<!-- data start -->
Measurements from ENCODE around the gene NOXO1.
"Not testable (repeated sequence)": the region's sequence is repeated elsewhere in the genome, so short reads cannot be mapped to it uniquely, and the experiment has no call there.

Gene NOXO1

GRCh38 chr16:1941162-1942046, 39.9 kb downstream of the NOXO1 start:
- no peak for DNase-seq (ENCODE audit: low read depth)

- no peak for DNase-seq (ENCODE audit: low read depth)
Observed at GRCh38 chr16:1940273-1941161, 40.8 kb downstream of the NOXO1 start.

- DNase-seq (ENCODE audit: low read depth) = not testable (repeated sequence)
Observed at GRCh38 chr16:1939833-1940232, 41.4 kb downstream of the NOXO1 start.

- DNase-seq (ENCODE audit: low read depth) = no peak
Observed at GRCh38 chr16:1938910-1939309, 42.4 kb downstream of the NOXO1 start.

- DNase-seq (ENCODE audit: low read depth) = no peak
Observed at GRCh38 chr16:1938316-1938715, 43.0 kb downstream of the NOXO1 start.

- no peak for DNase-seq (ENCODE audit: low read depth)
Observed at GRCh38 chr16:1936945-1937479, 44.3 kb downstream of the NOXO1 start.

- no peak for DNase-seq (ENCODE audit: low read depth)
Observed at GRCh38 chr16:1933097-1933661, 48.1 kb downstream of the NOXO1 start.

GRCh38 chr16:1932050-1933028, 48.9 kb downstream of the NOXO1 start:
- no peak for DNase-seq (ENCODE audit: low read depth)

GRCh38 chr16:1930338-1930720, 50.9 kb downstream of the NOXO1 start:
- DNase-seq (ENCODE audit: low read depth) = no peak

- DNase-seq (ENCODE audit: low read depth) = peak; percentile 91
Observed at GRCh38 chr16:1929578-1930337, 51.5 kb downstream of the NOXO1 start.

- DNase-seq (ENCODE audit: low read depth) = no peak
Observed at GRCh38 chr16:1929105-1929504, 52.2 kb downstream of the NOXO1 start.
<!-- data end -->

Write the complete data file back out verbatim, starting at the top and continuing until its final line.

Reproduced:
Measurements from ENCODE around the gene NOXO1.
"Not testable (repeated sequence)": the region's sequence is repeated elsewhere in the genome, so short reads cannot be mapped to it uniquely, and the experiment has no call there.

Gene NOXO1

GRCh38 chr16:1941162-1942046, 39.9 kb downstream of the NOXO1 start:
- no peak for DNase-seq (ENCODE audit: low read depth)

- no peak for DNase-seq (ENCODE audit: low read depth)
Observed at GRCh38 chr16:1940273-1941161, 40.8 kb downstream of the NOXO1 start.

- DNase-seq (ENCODE audit: low read depth) = not testable (repeated sequence)
Observed at GRCh38 chr16:1939833-1940232, 41.4 kb downstream of the NOXO1 start.

- DNase-seq (ENCODE audit: low read depth) = no peak
Observed at GRCh38 chr16:1938910-1939309, 42.4 kb downstream of the NOXO1 start.

- DNase-seq (ENCODE audit: low read depth) = no peak
Observed at GRCh38 chr16:1938316-1938715, 43.0 kb downstream of the NOXO1 start.

- no peak for DNase-seq (ENCODE audit: low read depth)
Observed at GRCh38 chr16:1936945-1937479, 44.3 kb downstream of the NOXO1 start.

- no peak for DNase-seq (ENCODE audit: low read depth)
Observed at GRCh38 chr16:1933097-1933661, 48.1 kb downstream of the NOXO1 start.

GRCh38 chr16:1932050-1933028, 48.9 kb downstream of the NOXO1 start:
- no peak for DNase-seq (ENCODE audit: low read depth)

GRCh38 chr16:1930338-1930720, 50.9 kb downstream of the NOXO1 start:
- DNase-seq (ENCODE audit: low read depth) = no peak

- DNase-seq (ENCODE audit: low read depth) = peak; percentile 91
Observed at GRCh38 chr16:1929578-1930337, 51.5 kb downstream of the NOXO1 start.

- DNase-seq (ENCODE audit: low read depth) = no peak
Observed at GRCh38 chr16:1929105-1929504, 52.2 kb downstream of the NOXO1 start.